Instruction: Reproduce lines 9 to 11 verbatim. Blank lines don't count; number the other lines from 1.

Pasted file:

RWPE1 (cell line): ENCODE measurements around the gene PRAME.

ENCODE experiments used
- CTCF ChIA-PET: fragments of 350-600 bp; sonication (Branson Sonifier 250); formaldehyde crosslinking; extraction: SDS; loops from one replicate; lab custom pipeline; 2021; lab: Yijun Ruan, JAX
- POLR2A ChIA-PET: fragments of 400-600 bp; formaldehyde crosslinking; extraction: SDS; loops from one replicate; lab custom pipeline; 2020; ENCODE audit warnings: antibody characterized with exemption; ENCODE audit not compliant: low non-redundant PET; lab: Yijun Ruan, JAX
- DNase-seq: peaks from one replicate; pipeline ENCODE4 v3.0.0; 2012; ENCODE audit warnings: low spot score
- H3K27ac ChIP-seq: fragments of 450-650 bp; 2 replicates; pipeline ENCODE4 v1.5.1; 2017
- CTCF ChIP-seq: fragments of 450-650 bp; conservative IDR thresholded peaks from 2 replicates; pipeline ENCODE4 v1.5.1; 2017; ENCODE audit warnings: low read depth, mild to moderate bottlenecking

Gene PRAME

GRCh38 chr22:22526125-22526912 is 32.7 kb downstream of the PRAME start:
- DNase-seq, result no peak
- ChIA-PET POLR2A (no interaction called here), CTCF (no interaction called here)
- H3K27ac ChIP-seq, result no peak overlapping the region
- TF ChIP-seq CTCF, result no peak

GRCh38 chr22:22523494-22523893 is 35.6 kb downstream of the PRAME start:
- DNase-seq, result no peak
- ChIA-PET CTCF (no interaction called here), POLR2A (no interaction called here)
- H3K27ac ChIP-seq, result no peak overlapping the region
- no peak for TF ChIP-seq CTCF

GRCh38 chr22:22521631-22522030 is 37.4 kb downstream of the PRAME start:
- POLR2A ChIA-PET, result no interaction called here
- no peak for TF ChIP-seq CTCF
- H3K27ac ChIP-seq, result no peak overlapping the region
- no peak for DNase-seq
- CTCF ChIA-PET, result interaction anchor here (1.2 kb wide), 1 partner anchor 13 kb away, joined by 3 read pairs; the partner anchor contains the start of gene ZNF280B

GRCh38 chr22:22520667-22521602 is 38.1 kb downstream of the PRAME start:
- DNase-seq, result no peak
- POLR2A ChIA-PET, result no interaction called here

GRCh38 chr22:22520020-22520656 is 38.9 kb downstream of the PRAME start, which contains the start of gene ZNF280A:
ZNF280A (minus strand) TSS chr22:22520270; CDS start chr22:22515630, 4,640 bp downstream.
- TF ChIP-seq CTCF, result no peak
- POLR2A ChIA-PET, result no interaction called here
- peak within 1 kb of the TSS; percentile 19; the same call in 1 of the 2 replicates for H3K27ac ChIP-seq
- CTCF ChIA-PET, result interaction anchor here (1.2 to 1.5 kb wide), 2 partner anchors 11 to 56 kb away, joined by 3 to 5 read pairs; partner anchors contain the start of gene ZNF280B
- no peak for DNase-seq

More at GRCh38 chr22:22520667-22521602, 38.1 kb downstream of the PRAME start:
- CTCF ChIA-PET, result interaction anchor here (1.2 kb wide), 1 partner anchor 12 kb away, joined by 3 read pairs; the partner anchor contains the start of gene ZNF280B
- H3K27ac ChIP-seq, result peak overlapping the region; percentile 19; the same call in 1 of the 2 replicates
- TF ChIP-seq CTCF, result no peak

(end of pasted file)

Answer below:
GRCh38 chr22:22526125-22526912 is 32.7 kb downstream of the PRAME start:
- DNase-seq, result no peak
- ChIA-PET POLR2A (no interaction called here), CTCF (no interaction called here)